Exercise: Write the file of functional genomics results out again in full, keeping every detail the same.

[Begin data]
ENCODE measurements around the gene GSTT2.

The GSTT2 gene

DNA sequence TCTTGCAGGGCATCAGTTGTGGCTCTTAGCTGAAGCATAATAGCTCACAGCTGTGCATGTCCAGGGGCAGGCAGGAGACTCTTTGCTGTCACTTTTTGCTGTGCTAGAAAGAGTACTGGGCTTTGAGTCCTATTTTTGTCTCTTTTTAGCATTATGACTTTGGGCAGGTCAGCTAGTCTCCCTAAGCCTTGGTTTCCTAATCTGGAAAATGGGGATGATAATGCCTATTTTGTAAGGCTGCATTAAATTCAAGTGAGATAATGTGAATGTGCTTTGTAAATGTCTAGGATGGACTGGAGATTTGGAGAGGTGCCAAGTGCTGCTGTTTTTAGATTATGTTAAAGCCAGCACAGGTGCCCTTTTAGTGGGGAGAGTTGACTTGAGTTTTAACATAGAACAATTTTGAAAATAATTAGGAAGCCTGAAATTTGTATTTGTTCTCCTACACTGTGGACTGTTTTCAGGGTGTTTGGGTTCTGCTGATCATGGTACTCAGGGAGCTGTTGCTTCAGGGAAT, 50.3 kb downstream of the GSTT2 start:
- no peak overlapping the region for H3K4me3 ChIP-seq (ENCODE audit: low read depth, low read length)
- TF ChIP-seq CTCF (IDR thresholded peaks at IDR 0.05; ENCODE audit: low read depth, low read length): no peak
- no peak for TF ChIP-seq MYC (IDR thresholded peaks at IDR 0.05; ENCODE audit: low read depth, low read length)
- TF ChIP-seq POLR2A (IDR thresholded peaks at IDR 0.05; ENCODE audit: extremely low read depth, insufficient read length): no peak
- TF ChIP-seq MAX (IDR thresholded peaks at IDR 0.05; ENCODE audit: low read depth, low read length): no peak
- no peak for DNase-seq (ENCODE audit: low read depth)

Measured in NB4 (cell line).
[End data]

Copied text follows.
ENCODE measurements around the gene GSTT2.

The GSTT2 gene

DNA sequence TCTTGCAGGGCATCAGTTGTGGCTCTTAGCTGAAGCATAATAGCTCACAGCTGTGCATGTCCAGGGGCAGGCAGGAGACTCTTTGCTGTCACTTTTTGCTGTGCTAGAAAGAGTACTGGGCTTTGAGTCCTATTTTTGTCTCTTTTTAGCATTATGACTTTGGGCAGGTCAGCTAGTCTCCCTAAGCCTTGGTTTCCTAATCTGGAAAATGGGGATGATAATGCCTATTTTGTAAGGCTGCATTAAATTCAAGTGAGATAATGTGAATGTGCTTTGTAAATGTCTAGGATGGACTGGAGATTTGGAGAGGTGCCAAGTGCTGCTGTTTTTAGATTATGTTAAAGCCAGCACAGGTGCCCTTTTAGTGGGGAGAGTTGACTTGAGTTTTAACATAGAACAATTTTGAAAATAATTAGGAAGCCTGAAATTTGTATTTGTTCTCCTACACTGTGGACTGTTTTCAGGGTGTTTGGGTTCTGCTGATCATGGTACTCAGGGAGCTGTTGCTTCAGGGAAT, 50.3 kb downstream of the GSTT2 start:
- no peak overlapping the region for H3K4me3 ChIP-seq (ENCODE audit: low read depth, low read length)
- TF ChIP-seq CTCF (IDR thresholded peaks at IDR 0.05; ENCODE audit: low read depth, low read length): no peak
- no peak for TF ChIP-seq MYC (IDR thresholded peaks at IDR 0.05; ENCODE audit: low read depth, low read length)
- TF ChIP-seq POLR2A (IDR thresholded peaks at IDR 0.05; ENCODE audit: extremely low read depth, insufficient read length): no peak
- TF ChIP-seq MAX (IDR thresholded peaks at IDR 0.05; ENCODE audit: low read depth, low read length): no peak
- no peak for DNase-seq (ENCODE audit: low read depth)

Measured in NB4 (cell line).